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Walk on air – Brighton’s new Vertical Promenade Pier

Fiona Mckay

AIA UK is delighted to have supported a sold out lecture entitled “Walk on air – Brighton’s new Vertical Promenade Pier”. The joint AIA, RIBA, IStructE event took place on Tuesday the 18th of October 2016 at the RIBA’s Jarvis Auditorium. The focus of the talk was the recently completed British Airways i360 (BAi360) in Brighton, the world’s tallest moving observation tower. David Marks and Julia Barfield of Marks Barfield Architects and Dr John Roberts of Jacobs explained the thinking behind its concept, design, engineering and construction.  

It is thought that this was only the second time Architects and Engineers have shared the platform at RIBA to talk jointly about a project. Julia Barfield referred to the collaboration as a “great example of the symbiotic relationship between Architecture and Engineering”. Building on the success of the London Eye, the BAi360 is an ambitious project which aims to offer a unique visitor experience. Standing at the foot of what used to be the West Pier, the tower is almost exactly half as high as the pier was long. Just as the original pier welcomed Victorian society to ‘walk on water’, the new attraction invites visitors to gain a different perspective on the city and ‘walk on air’. This is achieved with a state of the art glass pod which can accommodate up to 200 people. The pod ascends to a height of 138 metres, offering slowly unfolding 360-degree views over Brighton and Hove, the South Downs, the South Coast and the Channel. At the landward end of the pier, two existing Victorian cast iron tollbooths, designed by Eugenius Birch, were restored to their former glory.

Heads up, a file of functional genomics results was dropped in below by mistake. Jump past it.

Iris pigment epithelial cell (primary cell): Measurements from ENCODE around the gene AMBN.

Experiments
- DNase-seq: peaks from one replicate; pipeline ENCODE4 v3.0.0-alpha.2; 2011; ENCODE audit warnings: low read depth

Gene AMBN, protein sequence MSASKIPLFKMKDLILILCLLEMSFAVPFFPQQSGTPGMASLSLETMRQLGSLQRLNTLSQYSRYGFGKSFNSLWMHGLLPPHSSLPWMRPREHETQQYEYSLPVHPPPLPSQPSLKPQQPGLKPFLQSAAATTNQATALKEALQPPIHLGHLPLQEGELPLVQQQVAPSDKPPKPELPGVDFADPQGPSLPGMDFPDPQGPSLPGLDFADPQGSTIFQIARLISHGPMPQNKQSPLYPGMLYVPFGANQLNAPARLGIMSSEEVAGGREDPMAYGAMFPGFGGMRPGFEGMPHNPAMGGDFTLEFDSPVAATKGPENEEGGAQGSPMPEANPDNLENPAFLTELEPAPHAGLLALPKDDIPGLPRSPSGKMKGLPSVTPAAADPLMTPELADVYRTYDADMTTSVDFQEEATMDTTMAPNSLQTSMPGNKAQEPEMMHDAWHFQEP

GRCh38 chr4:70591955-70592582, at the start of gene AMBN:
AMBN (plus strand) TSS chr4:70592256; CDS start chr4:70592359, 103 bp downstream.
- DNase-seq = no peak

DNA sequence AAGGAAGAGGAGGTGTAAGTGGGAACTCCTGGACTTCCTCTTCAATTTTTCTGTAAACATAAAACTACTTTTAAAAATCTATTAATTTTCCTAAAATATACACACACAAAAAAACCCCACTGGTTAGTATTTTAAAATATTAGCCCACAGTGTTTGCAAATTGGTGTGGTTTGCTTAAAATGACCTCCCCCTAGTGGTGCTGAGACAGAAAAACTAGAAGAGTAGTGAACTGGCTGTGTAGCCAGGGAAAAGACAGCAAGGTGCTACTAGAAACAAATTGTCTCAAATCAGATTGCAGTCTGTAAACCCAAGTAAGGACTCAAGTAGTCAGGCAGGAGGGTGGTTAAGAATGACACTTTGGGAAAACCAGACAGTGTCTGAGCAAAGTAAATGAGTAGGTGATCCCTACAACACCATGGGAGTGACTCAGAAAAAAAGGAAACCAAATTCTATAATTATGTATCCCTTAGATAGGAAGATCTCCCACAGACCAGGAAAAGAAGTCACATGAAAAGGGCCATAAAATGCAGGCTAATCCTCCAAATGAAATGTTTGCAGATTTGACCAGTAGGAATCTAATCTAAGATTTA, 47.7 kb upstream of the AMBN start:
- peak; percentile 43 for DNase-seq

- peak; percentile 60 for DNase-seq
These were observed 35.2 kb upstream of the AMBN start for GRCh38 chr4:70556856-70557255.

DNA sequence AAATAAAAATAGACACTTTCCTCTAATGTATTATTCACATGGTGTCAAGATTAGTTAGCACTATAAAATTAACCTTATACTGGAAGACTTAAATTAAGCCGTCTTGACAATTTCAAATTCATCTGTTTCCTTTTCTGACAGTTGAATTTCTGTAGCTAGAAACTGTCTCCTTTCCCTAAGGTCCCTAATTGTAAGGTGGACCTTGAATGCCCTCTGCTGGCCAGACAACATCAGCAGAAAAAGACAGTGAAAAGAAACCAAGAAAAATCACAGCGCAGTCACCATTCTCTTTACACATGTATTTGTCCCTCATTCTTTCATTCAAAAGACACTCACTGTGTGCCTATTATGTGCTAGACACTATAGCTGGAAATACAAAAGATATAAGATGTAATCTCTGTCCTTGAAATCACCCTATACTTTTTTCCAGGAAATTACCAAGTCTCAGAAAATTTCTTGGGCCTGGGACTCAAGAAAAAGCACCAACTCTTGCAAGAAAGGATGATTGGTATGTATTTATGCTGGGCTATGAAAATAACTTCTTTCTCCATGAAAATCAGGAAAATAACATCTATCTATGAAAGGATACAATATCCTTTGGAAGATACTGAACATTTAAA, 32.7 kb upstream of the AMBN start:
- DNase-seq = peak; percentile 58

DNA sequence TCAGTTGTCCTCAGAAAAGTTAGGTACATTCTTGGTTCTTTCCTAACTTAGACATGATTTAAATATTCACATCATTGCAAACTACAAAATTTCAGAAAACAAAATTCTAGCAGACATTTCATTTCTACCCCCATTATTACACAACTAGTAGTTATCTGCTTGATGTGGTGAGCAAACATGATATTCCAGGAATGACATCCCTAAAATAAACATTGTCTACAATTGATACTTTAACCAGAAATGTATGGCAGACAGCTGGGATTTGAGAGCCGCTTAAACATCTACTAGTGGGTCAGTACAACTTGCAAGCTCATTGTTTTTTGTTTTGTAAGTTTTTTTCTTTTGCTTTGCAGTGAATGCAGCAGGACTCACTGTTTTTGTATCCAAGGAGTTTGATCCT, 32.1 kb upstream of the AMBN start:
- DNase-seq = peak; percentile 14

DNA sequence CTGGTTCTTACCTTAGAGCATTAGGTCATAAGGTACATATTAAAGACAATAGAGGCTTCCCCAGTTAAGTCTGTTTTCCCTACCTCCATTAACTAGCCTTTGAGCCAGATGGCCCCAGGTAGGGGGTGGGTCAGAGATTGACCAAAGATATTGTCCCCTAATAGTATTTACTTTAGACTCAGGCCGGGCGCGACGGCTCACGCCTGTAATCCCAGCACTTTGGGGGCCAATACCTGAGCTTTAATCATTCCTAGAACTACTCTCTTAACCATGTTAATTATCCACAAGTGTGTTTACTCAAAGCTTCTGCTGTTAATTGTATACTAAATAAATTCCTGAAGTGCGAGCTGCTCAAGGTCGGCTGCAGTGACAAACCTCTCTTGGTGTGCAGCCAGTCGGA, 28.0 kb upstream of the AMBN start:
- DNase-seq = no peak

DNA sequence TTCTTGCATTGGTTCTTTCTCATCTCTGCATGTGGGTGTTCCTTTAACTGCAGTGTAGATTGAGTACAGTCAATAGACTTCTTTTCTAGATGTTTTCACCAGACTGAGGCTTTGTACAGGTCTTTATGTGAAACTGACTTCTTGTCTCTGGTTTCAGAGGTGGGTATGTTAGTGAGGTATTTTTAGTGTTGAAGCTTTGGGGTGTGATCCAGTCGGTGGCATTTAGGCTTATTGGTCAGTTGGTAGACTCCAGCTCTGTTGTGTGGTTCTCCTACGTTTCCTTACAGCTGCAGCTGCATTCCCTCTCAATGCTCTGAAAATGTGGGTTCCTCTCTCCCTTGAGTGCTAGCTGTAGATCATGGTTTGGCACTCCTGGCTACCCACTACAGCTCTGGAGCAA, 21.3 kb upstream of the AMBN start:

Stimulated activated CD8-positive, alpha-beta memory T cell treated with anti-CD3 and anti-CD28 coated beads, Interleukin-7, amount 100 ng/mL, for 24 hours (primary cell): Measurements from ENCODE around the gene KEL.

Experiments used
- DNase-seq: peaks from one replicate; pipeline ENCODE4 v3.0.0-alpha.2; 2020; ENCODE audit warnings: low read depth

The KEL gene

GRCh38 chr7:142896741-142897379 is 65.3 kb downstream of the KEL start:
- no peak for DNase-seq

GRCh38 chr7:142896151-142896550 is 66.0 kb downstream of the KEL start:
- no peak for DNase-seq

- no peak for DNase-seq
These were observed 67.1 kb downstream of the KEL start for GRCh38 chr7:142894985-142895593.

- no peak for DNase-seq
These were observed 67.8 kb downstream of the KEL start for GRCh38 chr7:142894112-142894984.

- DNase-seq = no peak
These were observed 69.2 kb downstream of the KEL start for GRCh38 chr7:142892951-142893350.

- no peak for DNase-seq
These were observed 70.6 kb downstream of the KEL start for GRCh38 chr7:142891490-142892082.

The tower’s unprecedented slender ratio of 1:41 meant that Engineers had to push the boundaries of what is structurally possible, overcoming challenges such as wind forces and turbulence. The talk featured construction photos and videos from the steel manufacturing and the construction sequence. The tower was constructed from the ground by jacking-up the 17 steel cans, which make up the 162 m tower, one under the other starting from the top. This avoided work at height and was the safest way of building.

The entrepreneurial approach behind the development allowed Marks Barfield to ensure that the project gives back to the city with 1% of ticket sales going back into the local community in perpetuity.

The talk concluded with a Q&A session followed by drinks reception.

1.5 CES Credits were available for attending the talk. 

Author: Yevgeniy Beylkin 

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